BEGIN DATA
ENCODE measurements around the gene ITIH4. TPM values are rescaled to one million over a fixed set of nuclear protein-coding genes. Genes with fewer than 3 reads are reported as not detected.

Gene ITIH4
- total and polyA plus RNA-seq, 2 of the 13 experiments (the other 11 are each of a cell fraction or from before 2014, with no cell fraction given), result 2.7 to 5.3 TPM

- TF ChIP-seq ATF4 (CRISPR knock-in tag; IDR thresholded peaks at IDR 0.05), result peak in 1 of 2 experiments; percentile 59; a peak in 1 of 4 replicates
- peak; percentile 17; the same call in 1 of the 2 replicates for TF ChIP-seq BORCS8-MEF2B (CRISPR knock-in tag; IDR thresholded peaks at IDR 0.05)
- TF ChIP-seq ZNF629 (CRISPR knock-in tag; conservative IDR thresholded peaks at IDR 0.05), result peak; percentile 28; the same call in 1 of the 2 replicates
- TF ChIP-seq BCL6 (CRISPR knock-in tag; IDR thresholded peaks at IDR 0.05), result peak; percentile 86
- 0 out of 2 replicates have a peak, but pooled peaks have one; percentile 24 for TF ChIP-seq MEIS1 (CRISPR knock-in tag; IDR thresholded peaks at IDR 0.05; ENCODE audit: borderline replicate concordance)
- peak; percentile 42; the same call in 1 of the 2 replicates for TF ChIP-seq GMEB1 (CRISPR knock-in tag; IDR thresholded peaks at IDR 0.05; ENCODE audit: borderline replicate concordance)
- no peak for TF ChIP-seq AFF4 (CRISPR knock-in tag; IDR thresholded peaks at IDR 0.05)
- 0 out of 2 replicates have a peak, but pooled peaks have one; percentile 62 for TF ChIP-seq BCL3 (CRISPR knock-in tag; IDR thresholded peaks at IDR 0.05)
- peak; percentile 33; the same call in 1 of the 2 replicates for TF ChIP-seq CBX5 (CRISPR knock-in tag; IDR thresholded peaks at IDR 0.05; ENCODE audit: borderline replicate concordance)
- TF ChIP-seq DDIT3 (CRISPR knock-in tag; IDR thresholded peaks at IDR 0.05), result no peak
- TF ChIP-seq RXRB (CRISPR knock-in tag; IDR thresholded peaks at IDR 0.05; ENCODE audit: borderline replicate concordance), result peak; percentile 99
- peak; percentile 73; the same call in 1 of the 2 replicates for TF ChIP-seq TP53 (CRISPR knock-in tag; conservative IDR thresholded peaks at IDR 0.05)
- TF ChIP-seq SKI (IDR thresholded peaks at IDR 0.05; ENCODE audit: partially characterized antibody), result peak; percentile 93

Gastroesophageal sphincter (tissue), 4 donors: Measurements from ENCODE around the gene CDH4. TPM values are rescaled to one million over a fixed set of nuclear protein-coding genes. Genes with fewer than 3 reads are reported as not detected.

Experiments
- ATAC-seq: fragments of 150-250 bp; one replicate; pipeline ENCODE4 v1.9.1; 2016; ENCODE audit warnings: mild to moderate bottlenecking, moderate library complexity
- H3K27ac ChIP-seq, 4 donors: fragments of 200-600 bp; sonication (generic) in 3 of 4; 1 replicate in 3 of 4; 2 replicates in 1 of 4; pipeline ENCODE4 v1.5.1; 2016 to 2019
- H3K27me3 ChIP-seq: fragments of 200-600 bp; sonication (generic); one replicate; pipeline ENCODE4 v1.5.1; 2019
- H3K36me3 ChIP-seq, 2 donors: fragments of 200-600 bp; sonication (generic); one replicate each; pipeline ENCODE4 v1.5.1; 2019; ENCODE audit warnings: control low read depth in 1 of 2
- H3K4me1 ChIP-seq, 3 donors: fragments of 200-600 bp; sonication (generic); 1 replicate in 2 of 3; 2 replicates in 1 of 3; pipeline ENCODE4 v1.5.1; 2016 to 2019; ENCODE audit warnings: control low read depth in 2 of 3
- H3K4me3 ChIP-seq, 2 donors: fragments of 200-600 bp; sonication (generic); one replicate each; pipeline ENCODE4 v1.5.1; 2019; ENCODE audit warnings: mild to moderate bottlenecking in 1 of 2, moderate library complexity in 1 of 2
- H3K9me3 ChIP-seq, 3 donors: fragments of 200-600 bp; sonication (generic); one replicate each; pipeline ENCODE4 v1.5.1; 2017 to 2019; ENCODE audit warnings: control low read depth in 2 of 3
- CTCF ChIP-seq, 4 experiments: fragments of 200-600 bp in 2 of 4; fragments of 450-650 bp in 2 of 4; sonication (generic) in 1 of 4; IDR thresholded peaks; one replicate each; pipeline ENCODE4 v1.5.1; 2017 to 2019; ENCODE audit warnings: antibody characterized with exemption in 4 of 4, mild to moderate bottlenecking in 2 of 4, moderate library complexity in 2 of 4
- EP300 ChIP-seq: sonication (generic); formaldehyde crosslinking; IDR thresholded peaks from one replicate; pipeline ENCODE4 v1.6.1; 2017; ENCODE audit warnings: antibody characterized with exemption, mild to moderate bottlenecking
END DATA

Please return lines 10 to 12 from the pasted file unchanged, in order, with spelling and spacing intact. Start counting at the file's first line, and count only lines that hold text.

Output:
- no peak for TF ChIP-seq AFF4 (CRISPR knock-in tag; IDR thresholded peaks at IDR 0.05)
- 0 out of 2 replicates have a peak, but pooled peaks have one; percentile 62 for TF ChIP-seq BCL3 (CRISPR knock-in tag; IDR thresholded peaks at IDR 0.05)
- peak; percentile 33; the same call in 1 of the 2 replicates for TF ChIP-seq CBX5 (CRISPR knock-in tag; IDR thresholded peaks at IDR 0.05; ENCODE audit: borderline replicate concordance)